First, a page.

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You are here:   animal list > Jorunna funebris




Jorunna funebris Kelaart 1858 

Dotted Nudibranch

 Sean Maxwell (2011)


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Secondary Metabolites

A very intriguing aspect of J. funebris biology is the production of secondary metabolites. Secondary metabolites are derived from undigested remains of organisms that were fed on. The undigested remains are sequested and accumulated, and then can be used to biosynthesise secondary metabolites (Cimino et al. 1999, Fontana et al. 2001).    

The main secondary metabolite produced in dotted nudibranchs is an isoquinoline alkaloid called jorumycin (Fontana 2011). Jorumycin can be found in the mucus of dotted nudibranchs, suggesting that it plays a role in defence for the animal. The origin of this metabolite remains unclear, but is thought to be related to the sponge Xestospongia sp., an associated prey item of dotted nudibranchs (MeKee and Ireland 1987). Jorumycin was first isolated from the skin and mucus of J. funebris in 2000 (Fontana et al. 2000). This alkaloid has subsequently been shown to have cytotoxicity effects on various tumor cell lines, and compares well with drugs currently used to fight human cancers (Fontana et al. 2000, Fontana et al. 2001, Charupant et al. 2007).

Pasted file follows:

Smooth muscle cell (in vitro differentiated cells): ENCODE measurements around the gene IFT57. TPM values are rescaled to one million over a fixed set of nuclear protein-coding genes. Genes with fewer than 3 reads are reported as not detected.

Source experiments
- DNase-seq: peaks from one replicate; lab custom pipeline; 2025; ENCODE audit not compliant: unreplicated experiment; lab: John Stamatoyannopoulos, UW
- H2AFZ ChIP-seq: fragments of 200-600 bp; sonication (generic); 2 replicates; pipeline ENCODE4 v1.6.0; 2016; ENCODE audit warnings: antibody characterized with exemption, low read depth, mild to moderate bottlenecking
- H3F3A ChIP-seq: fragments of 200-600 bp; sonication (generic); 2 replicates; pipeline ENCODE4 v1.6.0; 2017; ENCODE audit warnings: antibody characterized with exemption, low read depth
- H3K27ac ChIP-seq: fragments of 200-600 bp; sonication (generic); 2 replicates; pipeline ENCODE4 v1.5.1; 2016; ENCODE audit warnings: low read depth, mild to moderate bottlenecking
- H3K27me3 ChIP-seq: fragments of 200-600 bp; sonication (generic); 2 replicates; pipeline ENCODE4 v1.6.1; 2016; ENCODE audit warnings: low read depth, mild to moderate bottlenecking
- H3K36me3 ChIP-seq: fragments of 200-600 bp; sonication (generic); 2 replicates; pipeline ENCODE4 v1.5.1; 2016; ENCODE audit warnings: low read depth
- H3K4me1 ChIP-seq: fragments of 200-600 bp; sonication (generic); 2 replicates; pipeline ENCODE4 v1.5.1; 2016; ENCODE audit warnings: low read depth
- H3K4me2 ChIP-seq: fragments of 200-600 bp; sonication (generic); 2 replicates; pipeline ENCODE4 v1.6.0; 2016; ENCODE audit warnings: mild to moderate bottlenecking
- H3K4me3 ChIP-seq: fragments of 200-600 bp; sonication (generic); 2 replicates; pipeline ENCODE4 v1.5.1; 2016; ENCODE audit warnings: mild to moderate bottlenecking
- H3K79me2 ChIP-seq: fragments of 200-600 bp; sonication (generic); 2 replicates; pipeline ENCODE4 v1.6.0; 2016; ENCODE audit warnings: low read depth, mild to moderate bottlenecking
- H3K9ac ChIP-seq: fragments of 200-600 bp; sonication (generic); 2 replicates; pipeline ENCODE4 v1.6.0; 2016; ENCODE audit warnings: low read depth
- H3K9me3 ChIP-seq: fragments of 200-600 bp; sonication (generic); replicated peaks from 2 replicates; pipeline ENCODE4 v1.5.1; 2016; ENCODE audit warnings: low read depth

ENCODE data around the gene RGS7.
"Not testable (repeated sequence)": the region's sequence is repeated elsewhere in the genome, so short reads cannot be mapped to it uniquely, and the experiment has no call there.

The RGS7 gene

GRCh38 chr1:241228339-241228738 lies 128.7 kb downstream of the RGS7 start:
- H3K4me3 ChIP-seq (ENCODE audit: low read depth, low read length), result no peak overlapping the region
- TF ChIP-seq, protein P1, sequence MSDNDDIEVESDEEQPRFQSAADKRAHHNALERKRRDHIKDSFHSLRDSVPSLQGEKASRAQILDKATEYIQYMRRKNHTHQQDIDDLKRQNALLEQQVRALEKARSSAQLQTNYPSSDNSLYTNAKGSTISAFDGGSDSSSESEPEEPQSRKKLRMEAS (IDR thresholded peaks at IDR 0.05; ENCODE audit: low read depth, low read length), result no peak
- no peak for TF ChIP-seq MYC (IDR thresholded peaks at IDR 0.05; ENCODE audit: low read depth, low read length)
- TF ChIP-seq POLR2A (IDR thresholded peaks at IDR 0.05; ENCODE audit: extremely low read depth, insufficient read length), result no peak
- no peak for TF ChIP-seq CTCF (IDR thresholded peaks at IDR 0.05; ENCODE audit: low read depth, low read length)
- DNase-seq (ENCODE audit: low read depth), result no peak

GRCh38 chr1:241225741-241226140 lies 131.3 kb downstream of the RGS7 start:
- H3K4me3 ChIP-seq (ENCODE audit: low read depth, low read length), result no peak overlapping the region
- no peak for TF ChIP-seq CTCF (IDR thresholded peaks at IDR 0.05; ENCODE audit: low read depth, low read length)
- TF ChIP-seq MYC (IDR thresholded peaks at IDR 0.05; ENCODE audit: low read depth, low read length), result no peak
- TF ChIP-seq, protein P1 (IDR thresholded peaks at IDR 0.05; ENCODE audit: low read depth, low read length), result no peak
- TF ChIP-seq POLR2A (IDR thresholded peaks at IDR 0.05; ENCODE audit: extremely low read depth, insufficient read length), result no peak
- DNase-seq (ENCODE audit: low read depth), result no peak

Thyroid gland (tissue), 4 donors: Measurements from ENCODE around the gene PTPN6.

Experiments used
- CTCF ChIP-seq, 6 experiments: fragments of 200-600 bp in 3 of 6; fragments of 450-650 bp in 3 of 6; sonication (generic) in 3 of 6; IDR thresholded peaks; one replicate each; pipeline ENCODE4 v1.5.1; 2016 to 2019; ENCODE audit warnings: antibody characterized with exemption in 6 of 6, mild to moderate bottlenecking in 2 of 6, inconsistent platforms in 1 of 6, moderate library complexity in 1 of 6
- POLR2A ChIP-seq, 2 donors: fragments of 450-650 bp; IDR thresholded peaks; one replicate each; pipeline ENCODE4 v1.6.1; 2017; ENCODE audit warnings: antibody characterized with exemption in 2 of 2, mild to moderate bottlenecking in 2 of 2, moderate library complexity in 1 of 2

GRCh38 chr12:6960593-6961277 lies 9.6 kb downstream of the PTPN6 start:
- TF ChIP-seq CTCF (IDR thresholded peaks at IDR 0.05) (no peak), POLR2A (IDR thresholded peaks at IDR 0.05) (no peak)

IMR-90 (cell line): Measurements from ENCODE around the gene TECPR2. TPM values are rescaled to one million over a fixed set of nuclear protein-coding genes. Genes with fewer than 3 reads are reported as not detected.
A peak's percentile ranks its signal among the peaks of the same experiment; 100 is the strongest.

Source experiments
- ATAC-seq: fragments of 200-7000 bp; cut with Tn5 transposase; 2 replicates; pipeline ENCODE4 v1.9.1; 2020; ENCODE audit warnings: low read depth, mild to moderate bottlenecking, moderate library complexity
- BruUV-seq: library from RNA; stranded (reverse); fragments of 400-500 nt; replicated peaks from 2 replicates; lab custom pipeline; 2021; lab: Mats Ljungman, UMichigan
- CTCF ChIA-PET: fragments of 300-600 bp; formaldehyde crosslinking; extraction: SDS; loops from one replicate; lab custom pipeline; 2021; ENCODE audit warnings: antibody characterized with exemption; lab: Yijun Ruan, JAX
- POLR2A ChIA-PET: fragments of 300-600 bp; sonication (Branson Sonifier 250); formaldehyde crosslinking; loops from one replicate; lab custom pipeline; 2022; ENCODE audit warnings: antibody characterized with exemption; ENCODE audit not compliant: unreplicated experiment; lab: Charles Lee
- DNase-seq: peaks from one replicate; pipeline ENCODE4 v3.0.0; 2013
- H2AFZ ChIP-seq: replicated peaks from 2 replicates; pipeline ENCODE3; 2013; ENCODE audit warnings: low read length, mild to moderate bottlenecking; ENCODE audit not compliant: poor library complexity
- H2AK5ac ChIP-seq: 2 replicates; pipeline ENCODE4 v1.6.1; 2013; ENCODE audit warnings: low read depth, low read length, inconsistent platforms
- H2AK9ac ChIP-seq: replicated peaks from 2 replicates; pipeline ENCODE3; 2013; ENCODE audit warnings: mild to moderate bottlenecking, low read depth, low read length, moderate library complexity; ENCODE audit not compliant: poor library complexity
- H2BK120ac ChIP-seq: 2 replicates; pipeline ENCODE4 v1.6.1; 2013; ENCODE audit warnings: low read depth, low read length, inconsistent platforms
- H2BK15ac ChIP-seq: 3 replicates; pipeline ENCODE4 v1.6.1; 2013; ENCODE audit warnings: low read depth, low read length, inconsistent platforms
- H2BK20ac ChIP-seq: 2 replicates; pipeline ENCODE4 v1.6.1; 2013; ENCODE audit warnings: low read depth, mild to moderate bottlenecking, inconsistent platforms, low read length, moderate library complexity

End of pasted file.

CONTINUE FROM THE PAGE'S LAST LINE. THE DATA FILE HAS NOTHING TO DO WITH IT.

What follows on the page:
A problem with jorumycin is that it degenerates very easily once extracted from an animal (Fontana et al. 2000). This instability is thought to be reducing the alkaloid’s effectiveness as a cytotoxic molecule, and the quest to continually refine the extraction process is on. Researchers are now using potassium cyanide (KCN) to stabilise jorumycin before isolation and extraction (Charupant et al. 2007). More sufficient quantities of unstable alkoloid with retention of bioactivity should be possible, and with it improved effectiveness against cancer cell lines (Charupant et al. 2007).